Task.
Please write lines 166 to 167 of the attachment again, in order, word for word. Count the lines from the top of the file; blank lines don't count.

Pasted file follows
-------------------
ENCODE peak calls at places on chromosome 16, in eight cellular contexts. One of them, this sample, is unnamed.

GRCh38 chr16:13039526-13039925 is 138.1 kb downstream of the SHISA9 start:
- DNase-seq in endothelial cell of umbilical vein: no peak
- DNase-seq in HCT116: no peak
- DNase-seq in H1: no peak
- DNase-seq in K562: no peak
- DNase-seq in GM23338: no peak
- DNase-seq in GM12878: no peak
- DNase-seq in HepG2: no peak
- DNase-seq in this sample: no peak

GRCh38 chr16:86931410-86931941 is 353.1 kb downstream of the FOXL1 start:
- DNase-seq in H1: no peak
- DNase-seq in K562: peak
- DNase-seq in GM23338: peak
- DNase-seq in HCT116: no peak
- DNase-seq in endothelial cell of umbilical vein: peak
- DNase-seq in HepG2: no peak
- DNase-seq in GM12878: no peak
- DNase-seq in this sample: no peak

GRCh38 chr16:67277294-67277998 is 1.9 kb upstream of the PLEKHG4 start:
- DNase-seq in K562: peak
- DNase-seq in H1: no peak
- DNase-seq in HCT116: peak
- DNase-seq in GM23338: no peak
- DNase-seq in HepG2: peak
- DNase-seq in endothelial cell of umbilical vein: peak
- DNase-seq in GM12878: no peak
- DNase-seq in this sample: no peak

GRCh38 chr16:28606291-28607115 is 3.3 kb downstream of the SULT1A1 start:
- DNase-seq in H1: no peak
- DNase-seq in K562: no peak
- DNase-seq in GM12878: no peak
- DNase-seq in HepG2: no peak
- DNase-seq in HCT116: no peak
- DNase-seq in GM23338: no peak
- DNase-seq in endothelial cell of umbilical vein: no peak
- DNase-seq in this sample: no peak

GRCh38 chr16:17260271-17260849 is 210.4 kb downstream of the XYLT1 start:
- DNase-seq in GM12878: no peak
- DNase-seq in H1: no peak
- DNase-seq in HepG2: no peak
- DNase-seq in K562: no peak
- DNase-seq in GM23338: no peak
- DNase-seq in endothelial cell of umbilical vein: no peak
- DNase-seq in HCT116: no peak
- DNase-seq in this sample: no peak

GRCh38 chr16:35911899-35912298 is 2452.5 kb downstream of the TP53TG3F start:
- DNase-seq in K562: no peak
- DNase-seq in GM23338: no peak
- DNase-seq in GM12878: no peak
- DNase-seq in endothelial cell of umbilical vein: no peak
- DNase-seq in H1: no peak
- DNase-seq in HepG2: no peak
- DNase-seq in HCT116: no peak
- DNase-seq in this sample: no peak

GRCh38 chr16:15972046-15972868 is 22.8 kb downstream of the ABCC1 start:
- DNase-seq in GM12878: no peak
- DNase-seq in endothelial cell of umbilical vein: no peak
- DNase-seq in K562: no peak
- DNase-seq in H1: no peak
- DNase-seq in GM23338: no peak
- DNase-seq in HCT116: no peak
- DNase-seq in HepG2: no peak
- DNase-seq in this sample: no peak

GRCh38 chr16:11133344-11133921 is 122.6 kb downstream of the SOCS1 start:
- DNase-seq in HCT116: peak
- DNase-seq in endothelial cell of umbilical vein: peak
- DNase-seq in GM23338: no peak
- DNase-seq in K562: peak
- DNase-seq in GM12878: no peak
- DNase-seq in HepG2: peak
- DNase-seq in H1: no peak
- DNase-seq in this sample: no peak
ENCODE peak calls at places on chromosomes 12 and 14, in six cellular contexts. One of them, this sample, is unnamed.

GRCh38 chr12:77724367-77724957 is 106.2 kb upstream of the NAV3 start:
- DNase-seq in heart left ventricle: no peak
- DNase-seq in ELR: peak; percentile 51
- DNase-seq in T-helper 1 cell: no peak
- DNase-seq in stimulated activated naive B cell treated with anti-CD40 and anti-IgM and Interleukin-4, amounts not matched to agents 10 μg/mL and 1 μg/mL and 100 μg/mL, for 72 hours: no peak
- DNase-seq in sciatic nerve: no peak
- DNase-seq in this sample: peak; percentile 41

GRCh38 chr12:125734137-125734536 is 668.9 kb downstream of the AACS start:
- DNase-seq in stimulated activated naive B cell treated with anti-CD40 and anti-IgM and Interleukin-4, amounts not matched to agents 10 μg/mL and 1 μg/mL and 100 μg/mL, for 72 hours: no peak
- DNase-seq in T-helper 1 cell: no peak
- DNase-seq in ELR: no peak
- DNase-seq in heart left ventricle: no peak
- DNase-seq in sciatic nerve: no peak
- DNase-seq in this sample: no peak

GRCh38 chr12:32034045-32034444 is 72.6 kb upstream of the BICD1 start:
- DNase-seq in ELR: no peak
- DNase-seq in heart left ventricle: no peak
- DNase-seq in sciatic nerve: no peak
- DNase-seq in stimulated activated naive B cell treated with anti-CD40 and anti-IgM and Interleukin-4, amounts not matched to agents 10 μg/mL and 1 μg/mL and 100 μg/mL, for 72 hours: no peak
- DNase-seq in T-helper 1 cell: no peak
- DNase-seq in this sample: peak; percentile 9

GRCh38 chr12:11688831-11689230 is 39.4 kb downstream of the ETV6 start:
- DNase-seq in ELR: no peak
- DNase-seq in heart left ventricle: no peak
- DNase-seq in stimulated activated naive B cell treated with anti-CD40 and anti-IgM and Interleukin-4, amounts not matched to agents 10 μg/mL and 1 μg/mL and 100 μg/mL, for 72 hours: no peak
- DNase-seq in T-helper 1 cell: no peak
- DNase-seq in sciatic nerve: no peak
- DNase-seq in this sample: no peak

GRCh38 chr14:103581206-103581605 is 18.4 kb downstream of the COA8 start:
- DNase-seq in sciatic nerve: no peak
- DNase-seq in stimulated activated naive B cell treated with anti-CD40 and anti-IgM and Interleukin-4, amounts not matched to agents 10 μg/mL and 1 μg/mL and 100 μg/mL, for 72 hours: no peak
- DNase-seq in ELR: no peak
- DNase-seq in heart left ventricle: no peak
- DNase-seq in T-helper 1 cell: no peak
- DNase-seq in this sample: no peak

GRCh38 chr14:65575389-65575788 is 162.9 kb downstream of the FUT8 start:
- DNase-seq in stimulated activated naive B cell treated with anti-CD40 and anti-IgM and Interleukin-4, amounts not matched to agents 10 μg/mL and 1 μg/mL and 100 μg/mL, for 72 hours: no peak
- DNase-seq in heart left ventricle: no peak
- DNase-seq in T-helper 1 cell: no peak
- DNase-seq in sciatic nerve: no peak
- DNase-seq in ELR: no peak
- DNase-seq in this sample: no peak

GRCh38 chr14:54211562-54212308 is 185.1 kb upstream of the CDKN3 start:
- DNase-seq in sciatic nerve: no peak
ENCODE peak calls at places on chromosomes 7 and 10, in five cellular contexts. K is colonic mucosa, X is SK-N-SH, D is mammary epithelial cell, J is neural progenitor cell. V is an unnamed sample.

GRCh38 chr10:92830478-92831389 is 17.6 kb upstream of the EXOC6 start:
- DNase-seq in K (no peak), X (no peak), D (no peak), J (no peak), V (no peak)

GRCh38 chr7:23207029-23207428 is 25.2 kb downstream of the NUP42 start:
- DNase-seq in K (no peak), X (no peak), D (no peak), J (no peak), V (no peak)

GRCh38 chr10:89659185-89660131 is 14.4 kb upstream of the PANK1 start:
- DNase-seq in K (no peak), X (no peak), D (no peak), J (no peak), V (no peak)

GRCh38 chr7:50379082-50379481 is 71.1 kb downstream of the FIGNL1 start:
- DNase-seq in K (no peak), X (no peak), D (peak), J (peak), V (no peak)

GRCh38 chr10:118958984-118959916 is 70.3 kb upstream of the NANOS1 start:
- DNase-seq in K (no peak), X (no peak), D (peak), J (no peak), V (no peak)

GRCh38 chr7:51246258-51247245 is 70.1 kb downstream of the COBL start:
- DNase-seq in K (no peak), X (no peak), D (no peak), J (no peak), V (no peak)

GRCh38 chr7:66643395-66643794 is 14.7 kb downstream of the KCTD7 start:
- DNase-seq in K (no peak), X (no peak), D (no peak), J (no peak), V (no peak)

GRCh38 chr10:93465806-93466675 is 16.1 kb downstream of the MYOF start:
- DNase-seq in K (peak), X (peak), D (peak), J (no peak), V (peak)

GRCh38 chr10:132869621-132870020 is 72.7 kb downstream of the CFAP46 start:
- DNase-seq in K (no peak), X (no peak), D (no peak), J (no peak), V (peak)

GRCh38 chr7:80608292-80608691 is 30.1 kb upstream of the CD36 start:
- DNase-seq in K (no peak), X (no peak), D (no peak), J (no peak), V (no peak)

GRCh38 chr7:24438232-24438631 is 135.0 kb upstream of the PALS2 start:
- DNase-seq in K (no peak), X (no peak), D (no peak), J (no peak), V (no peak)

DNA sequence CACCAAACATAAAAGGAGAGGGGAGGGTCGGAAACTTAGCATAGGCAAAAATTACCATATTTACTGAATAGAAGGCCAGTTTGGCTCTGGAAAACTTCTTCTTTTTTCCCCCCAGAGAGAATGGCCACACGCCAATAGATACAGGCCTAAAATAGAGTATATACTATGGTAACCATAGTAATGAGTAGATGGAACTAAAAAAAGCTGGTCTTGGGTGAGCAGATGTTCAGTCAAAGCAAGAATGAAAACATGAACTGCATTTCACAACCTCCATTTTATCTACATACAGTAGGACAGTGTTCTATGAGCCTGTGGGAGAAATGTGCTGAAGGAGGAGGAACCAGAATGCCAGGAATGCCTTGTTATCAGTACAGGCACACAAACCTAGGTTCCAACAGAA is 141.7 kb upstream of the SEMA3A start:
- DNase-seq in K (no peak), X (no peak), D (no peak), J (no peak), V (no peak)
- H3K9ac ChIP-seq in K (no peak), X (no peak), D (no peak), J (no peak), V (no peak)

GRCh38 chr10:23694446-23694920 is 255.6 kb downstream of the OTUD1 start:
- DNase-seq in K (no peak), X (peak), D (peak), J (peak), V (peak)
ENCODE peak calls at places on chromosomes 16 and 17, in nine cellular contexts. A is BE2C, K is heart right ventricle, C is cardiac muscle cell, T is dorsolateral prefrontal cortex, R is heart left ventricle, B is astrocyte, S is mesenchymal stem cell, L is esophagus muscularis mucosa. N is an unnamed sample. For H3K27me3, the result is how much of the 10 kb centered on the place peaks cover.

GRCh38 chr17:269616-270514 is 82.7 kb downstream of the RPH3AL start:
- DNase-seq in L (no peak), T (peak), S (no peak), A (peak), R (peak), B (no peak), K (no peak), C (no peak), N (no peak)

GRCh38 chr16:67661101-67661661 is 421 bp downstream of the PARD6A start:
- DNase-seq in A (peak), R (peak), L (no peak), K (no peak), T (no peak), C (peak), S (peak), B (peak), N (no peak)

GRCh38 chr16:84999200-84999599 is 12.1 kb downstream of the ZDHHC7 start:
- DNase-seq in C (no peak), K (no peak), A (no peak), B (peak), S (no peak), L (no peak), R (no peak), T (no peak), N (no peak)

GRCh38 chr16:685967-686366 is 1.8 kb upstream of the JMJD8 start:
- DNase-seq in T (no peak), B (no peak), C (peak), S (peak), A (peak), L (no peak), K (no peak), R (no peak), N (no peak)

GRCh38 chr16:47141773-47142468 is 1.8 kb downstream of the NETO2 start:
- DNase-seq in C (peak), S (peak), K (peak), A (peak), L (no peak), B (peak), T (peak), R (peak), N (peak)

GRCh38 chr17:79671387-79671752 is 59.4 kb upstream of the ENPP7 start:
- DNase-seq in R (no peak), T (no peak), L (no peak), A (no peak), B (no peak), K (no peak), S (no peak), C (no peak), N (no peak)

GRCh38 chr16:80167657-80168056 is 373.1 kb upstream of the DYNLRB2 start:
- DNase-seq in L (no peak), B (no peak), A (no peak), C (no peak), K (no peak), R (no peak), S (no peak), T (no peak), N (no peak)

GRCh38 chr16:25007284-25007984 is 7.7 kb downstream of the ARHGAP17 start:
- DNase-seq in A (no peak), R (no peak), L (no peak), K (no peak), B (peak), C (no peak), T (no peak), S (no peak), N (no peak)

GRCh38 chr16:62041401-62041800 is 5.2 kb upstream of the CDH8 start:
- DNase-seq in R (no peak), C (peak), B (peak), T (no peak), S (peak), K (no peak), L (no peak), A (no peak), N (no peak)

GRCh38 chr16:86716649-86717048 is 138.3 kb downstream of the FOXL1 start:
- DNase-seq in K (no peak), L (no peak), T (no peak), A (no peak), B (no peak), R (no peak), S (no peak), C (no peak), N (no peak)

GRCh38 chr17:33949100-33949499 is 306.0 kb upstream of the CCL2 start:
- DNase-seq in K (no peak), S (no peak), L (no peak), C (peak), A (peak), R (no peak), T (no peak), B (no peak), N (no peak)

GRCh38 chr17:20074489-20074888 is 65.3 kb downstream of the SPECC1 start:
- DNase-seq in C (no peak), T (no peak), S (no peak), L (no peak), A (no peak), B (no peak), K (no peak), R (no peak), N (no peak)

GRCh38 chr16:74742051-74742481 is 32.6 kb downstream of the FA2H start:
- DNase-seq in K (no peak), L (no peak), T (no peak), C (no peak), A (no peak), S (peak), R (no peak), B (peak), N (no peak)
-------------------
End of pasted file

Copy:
GRCh38 chr16:86716649-86717048 is 138.3 kb downstream of the FOXL1 start:
- DNase-seq in K (no peak), L (no peak), T (no peak), A (no peak), B (no peak), R (no peak), S (no peak), C (no peak), N (no peak)